It’s strange, though, that even people in ‘caring’ (as opposed to intimate) relationships(e.g. a sibling who cares for an elderly relative) must satisfy the test of exclusivity in order to register (and therefore benefit from the law on dividing property in relationships, amongst other things.) I guess the Victorian government wants to discourage anyone from caring for an elderly person whose spouse is senile and in a nursing home.  It’s the principle, you se…

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  5. “The mistress law is as close as we’ve come to legally recognising polygamy – I think that is a major departure from what state governments have done in the past.”
    Andrew, what if the de facto partner (mistress) was not aware of the de jure wife? would denying financial rights, as you propose, be encouraging or discouraging polygamy in such a case.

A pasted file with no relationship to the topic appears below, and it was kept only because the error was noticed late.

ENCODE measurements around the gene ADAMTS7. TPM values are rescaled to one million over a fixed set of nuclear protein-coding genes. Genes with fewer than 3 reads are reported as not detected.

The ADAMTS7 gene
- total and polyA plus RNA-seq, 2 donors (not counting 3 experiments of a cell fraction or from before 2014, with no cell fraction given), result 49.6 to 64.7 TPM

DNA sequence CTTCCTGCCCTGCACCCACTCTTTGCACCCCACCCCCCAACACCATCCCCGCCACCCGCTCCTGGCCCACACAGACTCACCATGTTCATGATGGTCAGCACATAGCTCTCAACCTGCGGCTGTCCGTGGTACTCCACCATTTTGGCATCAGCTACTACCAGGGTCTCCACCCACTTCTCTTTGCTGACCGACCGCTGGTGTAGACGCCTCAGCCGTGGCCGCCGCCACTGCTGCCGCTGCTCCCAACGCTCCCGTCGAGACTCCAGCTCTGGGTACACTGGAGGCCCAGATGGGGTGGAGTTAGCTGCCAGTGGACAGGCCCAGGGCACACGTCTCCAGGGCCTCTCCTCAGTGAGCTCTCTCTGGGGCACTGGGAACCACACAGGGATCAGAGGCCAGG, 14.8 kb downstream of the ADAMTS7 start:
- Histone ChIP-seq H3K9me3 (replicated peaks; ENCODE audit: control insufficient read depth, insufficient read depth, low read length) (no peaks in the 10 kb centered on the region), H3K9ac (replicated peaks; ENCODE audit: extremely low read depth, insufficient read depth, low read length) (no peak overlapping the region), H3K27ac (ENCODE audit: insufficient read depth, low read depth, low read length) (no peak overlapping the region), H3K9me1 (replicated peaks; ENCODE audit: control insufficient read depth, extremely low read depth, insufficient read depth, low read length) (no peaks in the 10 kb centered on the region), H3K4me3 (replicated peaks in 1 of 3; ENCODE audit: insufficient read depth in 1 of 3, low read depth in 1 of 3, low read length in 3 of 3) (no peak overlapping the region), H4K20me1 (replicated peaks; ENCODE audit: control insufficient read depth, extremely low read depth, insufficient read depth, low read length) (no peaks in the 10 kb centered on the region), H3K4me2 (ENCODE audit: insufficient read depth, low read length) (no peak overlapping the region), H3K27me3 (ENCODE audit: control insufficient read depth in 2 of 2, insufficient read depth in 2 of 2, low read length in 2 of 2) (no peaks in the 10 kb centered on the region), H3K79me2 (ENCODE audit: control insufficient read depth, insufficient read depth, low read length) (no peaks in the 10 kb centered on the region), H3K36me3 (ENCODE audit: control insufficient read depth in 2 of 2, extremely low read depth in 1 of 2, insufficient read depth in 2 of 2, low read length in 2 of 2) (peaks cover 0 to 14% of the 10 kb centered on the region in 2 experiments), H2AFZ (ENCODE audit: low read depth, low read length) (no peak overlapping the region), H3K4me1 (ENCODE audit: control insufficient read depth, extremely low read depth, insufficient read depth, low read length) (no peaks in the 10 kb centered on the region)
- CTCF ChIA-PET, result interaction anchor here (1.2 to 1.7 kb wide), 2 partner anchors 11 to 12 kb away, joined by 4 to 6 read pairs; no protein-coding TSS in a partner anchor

I think it is important to keep in mind that an extant marriage has never been an impediment to rights under the state de facto legislation, nor the related actions under common law (Baumgartner or Muschinski). It is just that the prerequisites of those rights (eg living together on a genuine domestic basis) usually precluded – and given that the requirements have not changed except to include same sex, still precludes – a situation of insouciant hanky-panky.
     

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  6. David,

    You make an interesting philosophical point. From my wife’s viewpoint both cases are morally repugnant.

    In the case of polygamy, the government controls the civil and legal aspects. Outlawing polygamy satisfies current societal norms.
    In the case of adultery, such actions occur more often on an informal, short-term basis rather than in an acknowledged, long-term basis. The government probably doesn’t want to enact complicated legislation that is not likely to be accepted under current norms.

    Finally, we don’t legalize gay marriage either, but allow civil and legal redress for such couples under a social guise of being tolerant and liberal. (Now this is an item for discussion for in future posts…)